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Just a few days before stepping down as CEO of NBC Universal after nearly 25 years with the company, Jeff Zucker responded to questions at the NATPE Conference posed by his brother-in-law, Michael Nathanson of Nomura Securities. Although he cautiously avoided comments on controversial topics such as the resignation(?) of MSNBC anchor Keith Olbermann, Zucker's valedictory observations are relevant and important.
"Content is what matters," emphasized Zucker. "Investing in great content wherever it is, is important." Backing it up, Zucker pointed to USA Network, which will have 12 original series next season, up from three a few years ago. More original content is slated for every NBCU owned network, and while he acknowledged the primetime challenges to NBC-TV, he stressed that "content is not just entertainment, but also live news and sports." Retransmission consent value generated by network owned and affiliated stations from cable operators is based more on news and sports programming that's viewed live and that has no back-end online exploitation, he argued. "Broadcast audiences are much larger [than cable] and we should be at the top of the retrans rate card," he said. "There's no more important brand in our entire culture than the NFL."
Zucker expressed continued support for Hulu, which Comcast was forced by regulators to cede voting control over. "I would not change our decision to invest in Hulu," emphasized Zucker. "Hulu has exceeded every expectation we had. It was an attempt to deal with piracy, which we have done. Consumers want programs available to them and if we don't find ways to provide it, piracy will rear its head again. It's also why we put some content online. There's no evidence there is cannibalization, and online is a better experience for our programs than DVDs. There's no fast forward, we can control the advertising load, and we receive valuable data."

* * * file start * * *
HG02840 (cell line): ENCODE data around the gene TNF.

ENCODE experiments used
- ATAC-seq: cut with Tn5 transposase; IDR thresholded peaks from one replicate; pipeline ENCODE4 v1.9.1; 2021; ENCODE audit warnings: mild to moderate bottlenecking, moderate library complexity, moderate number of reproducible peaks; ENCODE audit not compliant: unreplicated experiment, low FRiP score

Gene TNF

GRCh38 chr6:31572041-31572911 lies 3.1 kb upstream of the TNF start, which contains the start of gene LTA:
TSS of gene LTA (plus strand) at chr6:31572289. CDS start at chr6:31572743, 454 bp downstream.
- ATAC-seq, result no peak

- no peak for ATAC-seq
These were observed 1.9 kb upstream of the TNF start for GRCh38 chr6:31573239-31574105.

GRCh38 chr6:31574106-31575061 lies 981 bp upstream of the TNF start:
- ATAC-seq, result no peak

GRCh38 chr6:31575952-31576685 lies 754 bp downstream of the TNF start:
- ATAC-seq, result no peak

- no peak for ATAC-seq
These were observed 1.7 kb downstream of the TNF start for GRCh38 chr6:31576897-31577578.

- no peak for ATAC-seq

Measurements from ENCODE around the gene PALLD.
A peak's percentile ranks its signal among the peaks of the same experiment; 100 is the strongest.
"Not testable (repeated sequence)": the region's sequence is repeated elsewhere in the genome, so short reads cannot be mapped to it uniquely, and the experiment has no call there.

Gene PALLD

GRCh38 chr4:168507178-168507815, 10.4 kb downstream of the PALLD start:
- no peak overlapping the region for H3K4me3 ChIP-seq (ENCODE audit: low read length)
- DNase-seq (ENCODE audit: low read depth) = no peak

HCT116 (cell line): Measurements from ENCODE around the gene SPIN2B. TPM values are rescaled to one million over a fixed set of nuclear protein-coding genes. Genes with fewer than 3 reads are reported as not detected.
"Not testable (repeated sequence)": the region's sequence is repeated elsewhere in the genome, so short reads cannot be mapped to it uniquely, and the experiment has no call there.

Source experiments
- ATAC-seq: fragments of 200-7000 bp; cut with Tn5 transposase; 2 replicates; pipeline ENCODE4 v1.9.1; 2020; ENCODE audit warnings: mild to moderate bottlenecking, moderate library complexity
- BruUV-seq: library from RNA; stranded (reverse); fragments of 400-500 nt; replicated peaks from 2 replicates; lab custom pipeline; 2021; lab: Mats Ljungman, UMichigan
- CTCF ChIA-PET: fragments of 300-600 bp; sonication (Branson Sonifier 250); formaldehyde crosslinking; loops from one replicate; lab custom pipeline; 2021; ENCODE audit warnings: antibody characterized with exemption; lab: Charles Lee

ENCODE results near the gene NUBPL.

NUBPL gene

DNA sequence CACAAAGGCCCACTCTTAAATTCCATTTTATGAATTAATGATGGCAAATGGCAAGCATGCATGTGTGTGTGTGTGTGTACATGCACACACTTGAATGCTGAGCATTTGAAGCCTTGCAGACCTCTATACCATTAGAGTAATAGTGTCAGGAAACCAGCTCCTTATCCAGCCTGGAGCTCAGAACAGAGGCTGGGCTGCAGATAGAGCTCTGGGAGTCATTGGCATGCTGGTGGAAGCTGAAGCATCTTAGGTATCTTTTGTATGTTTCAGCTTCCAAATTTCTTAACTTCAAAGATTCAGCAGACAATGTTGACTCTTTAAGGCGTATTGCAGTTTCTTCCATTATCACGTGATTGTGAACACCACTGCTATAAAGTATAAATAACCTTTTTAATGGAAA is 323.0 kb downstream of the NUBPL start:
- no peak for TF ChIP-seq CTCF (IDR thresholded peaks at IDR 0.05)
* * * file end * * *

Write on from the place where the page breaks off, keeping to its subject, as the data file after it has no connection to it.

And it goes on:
Defending NBC-TV's Netflix deal, Zucker explained "we have only one deal for current material [with Netflix]. It's a library play that replaces the back-end syndication deals that went away for some shows. We didn't have a syndication play for that one current show." (Saturday Night Live)
Zucker agrees that "TV Everywhere is in the interest of the entire industry. The next challenge is to make it technically reliable. There's going to be a continuing move toward mobile and towards making content available on different screens. How we get paid is the question and the challenge for the industry. Hopefully we will find a way to monetize the exploitation of content across all the many screens. People are watching content on smart phones and tablets. The challenge is figuring out the business models but you can't put your head in the sand while you do. You cannot change progress and can't put the Genie back in the bottle. The music industry ignored [technology] and got overwhelmed. None of us know for sure where it's all going. Our philosophy has been to try new things. The surest way to go out of business is to pretend the changes [to the business] don't exist."
Also at NATPE, NBC Sports Group Chairman Dick Ebersol introduced Zucker as "the best boss I ever had," adding that Zucker was the best producer in the NBC organization, and that he [Ebersol] was second best. Ebersol was honored with NATPE's highest honor, named after his best friend of many years, NBC programming genius Brandon Tartikoff.
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